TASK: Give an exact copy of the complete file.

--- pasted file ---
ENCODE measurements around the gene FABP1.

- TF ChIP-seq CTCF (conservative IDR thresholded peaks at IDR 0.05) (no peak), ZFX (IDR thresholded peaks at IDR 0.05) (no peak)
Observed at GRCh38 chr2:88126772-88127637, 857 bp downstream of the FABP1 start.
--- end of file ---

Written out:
ENCODE measurements around the gene FABP1.

- TF ChIP-seq CTCF (conservative IDR thresholded peaks at IDR 0.05) (no peak), ZFX (IDR thresholded peaks at IDR 0.05) (no peak)
Observed at GRCh38 chr2:88126772-88127637, 857 bp downstream of the FABP1 start.